Voice-based user authentication is not as secure as we thought

It seems as voice-based user authentication is not as secure as we thought, as researchers managed to trick the machine keeping our data safe.

University of Alabama at Birmingham researchers have discovered that both computers and humans are vulnerable to voice impersonation attacks. Using an off-the-shelf voice-morphing tool, the researchers developed a voice impersonation attack to attempt to penetrate automated and human verification systems.

Using different snippets of a person’s voice found online and recorded out in the public, the researchers managed to trick the automated system 80 per cent to 90 per cent of the time.

The human systems, those that have an actual person on the other side, were somewhat more secure, failing 50 per cent of the time.

“Because people rely on the use of their voices all the time, it becomes a comfortable practice,” said Nitesh Saxena, Ph.D., the director of the Security and Privacy In Emerging computing and networking Systems (SPIES) lab and associate professor of computer and information sciences at UAB. “What they may not realize is that level of comfort lends itself to making the voice a vulnerable commodity. People often leave traces of their voices in many different scenarios. They may talk out loud while socializing in restaurants, giving public presentations or making phone calls, or leave voice samples online.”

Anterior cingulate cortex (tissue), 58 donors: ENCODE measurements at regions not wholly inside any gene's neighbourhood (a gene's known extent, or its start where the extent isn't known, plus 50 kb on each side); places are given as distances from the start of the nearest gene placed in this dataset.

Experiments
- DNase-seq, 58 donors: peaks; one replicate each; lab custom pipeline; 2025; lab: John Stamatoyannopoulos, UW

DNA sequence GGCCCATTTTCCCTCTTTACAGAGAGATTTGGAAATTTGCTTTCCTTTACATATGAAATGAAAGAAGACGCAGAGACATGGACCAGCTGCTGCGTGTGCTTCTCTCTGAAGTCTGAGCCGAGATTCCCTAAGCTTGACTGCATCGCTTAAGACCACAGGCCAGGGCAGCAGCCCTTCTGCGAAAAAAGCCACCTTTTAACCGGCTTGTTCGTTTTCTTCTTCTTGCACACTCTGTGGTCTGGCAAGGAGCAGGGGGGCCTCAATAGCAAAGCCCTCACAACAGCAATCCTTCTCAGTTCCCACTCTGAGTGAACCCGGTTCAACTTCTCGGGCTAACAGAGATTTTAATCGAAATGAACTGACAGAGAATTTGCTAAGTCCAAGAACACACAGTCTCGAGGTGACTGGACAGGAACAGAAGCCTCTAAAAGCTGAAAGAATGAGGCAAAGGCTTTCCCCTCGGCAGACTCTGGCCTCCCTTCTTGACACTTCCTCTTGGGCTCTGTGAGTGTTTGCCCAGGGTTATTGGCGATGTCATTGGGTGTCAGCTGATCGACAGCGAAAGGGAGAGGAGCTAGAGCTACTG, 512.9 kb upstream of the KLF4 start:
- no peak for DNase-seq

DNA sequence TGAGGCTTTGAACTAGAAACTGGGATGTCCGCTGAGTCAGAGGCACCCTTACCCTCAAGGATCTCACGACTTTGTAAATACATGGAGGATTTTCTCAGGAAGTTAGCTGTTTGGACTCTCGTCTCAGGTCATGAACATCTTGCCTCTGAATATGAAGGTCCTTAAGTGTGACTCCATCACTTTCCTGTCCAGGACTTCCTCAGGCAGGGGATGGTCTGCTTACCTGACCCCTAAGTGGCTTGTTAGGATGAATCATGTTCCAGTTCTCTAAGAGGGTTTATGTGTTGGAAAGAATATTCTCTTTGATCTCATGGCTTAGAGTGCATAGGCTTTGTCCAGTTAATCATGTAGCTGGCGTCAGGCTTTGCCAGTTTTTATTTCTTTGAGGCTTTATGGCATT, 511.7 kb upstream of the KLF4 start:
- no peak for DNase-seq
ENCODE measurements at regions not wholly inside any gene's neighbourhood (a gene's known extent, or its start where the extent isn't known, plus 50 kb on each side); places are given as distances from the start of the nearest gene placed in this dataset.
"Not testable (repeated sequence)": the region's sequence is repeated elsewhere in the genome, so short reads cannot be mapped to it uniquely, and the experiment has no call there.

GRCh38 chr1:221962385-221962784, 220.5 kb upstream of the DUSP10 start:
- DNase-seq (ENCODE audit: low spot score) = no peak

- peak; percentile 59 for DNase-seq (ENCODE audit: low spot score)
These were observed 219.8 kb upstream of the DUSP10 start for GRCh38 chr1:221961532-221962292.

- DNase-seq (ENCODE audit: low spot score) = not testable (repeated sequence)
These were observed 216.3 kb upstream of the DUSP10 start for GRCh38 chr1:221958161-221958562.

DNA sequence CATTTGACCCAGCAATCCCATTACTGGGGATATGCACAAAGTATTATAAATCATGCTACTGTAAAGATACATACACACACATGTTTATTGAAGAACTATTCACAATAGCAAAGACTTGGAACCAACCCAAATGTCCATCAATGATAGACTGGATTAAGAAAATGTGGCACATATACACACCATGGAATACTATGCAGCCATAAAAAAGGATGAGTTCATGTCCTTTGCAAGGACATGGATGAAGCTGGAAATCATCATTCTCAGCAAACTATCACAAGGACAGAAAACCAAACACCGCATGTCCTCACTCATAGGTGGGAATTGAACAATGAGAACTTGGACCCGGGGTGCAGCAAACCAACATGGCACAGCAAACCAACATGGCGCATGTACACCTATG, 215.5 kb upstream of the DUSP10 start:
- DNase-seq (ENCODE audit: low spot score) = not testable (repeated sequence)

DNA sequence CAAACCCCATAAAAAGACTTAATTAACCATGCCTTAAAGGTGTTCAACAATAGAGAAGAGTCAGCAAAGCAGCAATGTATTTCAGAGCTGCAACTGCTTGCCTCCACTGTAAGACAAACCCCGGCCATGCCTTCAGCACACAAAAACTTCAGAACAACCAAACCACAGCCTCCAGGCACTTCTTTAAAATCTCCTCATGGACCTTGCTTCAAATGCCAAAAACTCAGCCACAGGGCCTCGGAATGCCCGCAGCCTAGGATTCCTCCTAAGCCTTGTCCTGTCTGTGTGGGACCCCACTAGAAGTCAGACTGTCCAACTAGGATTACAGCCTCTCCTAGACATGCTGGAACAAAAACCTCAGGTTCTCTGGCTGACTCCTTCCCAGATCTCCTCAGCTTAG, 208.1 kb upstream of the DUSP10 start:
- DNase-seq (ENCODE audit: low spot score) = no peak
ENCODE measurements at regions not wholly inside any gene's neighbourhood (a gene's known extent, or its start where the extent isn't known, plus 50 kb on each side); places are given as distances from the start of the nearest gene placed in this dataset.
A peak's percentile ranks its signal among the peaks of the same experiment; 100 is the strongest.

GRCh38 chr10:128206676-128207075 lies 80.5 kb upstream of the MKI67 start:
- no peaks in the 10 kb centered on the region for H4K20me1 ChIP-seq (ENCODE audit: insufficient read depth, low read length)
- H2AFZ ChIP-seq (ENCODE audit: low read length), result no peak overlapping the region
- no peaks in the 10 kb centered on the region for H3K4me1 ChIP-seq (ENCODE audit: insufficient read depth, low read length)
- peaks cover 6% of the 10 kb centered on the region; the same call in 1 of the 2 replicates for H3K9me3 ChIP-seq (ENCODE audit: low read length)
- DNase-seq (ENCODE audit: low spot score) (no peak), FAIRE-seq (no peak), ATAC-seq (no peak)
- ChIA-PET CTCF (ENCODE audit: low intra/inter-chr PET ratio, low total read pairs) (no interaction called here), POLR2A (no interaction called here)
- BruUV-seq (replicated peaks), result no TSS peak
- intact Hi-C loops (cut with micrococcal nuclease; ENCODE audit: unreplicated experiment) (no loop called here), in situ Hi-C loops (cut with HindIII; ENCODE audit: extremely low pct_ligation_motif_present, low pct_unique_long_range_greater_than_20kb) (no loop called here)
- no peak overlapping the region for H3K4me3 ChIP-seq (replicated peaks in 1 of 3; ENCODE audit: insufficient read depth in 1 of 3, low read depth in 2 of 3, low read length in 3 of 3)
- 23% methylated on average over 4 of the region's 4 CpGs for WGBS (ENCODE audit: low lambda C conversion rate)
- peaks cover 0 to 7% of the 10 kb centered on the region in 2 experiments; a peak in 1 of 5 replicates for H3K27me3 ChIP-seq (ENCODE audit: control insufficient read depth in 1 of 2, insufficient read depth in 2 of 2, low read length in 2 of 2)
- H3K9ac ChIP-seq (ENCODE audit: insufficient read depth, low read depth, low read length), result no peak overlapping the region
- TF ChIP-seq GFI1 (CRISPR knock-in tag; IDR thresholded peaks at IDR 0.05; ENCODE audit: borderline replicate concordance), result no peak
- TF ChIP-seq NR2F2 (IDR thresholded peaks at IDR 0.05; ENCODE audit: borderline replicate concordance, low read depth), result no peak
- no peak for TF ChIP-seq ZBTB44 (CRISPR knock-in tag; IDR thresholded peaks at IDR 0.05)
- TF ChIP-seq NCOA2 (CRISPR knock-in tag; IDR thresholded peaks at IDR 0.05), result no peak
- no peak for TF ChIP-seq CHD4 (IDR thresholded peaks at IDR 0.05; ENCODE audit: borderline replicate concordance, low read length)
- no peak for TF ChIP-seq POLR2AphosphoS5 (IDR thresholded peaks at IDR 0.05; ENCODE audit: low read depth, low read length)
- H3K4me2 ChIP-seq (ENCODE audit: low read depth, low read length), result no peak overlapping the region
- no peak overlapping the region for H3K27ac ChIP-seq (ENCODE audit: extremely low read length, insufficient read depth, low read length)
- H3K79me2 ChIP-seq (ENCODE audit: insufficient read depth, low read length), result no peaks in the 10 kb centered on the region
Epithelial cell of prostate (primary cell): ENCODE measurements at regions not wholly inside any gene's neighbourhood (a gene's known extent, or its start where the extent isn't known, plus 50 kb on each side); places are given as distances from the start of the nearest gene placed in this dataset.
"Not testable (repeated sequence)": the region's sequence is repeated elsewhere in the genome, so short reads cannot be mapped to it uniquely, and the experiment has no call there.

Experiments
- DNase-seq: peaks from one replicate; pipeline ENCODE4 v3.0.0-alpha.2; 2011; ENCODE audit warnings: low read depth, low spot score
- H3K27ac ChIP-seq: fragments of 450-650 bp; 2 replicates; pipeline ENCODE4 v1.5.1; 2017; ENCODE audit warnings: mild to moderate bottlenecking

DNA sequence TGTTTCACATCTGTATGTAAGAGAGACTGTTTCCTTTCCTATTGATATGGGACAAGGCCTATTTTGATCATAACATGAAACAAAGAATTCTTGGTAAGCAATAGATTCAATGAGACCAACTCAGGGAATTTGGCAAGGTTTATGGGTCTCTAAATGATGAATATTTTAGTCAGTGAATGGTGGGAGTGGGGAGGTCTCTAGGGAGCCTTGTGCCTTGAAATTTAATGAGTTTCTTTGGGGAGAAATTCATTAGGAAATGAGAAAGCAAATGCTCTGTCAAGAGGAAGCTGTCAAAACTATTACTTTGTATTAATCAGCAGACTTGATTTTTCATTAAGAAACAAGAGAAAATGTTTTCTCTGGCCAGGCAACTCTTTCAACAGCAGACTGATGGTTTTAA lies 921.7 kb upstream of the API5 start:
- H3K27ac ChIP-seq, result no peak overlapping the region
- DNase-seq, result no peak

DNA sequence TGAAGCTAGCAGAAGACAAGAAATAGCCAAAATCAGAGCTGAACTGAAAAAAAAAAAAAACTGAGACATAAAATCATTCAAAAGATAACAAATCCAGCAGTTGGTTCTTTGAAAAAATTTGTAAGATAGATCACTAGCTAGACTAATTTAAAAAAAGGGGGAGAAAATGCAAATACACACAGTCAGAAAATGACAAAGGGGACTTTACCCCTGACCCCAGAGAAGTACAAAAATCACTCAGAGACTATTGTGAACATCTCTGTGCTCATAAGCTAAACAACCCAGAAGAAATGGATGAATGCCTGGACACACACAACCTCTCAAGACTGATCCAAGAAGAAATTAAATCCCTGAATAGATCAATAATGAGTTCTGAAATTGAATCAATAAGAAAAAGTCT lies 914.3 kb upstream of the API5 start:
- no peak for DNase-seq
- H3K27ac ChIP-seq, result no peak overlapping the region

“Just a few minutes’ worth of audio in a victim’s voice would lead to the cloning of the victim’s voice itself,” Saxena said. “The consequences of such a clone can be grave. Because voice is a characteristic unique to each person, it forms the basis of the authentication of the person, giving the attacker the keys to that person’s privacy.”

The team at the University of Alabama is now researching ways to employ a defence strategy for this.